You're no doubt familiar with Pluto, the planet that got relegated.
If you're an adult, you probably learned at school that Pluto was the ninth, and smallest, and faintest, planet in the solar system.
(It wasn't always the most distant, as Neptune is sometimes further from the sun, but Pluto was very much the far-flung baby of the solar system.)
Indeed, Pluto was the ninth planet, until a kerfuffle broke out when a larger object, known as Eris, was found to be orbiting the sun about three times further out than tiny Pluto.
Eris, as it happened, only made it to dwarf planet status, which seemed anomalous.
Either Eris had to get promoted to the Premiership and become the tenth planet, or Pluto had to be dropped to the lower leagues - as, in the end, it was, leaving just eight planets for today's schoolchildren to memorise.
But that's not the most interesting thing about Pluto.
What's interesting (at least, it's interesting because it happens to fit neatly into this article, but bear with me) is how Pluto was found.
In the 1930s, the state of the art celestial body finder was the blink comparator, which is how astronomers looked for subtle changes between images in the days before CCD cameras and digital image processing.
Two images of the same piece of sky, taken some time apart, were presented in turn to an eagle-eyed astronomer, whose job was to identify points of light that seemed to flick back and forth as the comparator flipped between the carefully-aligned photographic plates.
Distant objects like stars would not move perceptibly in images separated by a matter of days or weeks, but closer objects in space - comets, for example, and hitherto unknown planets and dwarf planets - would have moved between exposures, giving an observer a fighting chance of spotting them as they "blinked" before their eyes in the comparator.
The actual plates from which discoverer Clyde Tombaugh spotted the tiny dot of Pluto, flicking across the field of space, are shown above.
Blink comparison revisited
According to Wired magazine, reporting on a paper delivered yesterday at the famous Chaos Computer Congress in Berlin, Germany, the blink comparator inspired researchers Eric Michaud and Ryan Lackey to propose a fascinatingly low-tech solution to tamper detection.
The idea is simple, even though it sounds complicated when described in generic terms:
Physically Unclonable Functions (PUFs), combined with a trusted mobile device and a network service, can be used to mitigate [the risks of covert tampering]. We present a novel open-source mobile client and network service which can protect arbitrary hardware from many forms of covert modification and attack, and which when integrated with software, firmware, and policy defenses, can provide greater protection to users and limit potential attack surface.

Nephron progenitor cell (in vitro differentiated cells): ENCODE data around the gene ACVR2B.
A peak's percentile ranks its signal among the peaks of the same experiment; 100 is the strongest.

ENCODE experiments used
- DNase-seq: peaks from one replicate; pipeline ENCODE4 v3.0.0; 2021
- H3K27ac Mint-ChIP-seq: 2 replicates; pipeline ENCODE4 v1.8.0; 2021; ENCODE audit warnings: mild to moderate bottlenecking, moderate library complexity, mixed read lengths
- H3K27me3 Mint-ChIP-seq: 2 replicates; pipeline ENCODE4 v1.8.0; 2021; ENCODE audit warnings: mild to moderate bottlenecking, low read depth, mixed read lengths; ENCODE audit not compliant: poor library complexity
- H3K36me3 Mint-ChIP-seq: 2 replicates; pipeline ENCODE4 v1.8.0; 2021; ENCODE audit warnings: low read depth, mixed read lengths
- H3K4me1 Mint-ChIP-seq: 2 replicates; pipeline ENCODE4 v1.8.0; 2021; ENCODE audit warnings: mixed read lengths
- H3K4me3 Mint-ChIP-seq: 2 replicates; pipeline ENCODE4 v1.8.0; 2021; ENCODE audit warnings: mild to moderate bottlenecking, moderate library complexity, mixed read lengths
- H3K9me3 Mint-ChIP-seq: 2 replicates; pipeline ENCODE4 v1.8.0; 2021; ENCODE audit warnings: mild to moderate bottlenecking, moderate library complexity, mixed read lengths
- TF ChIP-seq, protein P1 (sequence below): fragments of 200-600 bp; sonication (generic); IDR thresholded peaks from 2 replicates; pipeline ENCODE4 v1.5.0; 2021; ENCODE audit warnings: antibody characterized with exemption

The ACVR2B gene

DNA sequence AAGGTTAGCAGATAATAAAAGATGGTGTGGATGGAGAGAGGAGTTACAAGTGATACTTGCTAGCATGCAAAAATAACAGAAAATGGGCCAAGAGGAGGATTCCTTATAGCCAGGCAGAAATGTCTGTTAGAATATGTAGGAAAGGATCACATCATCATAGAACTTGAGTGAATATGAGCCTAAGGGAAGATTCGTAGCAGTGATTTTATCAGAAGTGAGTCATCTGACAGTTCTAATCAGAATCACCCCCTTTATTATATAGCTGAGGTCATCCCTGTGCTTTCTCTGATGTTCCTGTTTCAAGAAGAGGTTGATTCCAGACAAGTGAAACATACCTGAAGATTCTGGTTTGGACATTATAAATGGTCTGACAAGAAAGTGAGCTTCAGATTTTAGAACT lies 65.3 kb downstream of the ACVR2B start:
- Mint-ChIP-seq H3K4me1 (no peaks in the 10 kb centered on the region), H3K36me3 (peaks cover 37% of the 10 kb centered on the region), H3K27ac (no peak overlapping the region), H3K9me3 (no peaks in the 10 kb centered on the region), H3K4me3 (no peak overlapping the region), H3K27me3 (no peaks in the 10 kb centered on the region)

Loosely put, if you are on the road with your laptop, especially overseas where you don't know the ropes too well, you'd probably like some way to tell whether local law enforcement, intelligence services, hotel staff, cybercrooks, or any other inquisitive individuals, have been digging around inside your computer.
After all, if they've opened up the case, who knows what secret surveillance systems they may have hidden inside?
So you need a PUF: some characteristic measurement you can easily take of your device that would almost certainly change if someone fiddled with it intrusively.
What we're talking about is something like one of those WARRANTY VOID IF REMOVED stickers, but much harder to clone and replace.
Ideally, you want some product - a laquer, or paint, for example - that has all sorts of unpredictable disorder all of its own (but immutable, once the paint has dried), and that can easily be used to coat key parts of your devices.
The unpredictability means that if an attacker disturbs the original marker - for example, a tell-tale coating that detects whether a screw has been turned or a clip opened - then a photograph of the replacement marker will fail a modern-day blink comparison with the original.
Coating? Laquer? Paint?
What to use?
According to Michaud and Lackey, there's an excellent product on the market that can be deployed for just this purpose.
It's cheap, and easy to obtain, even if it isn't the sort of decoration you'd usually associate with laptops.
Glitter nail polish.
Choose your security look today!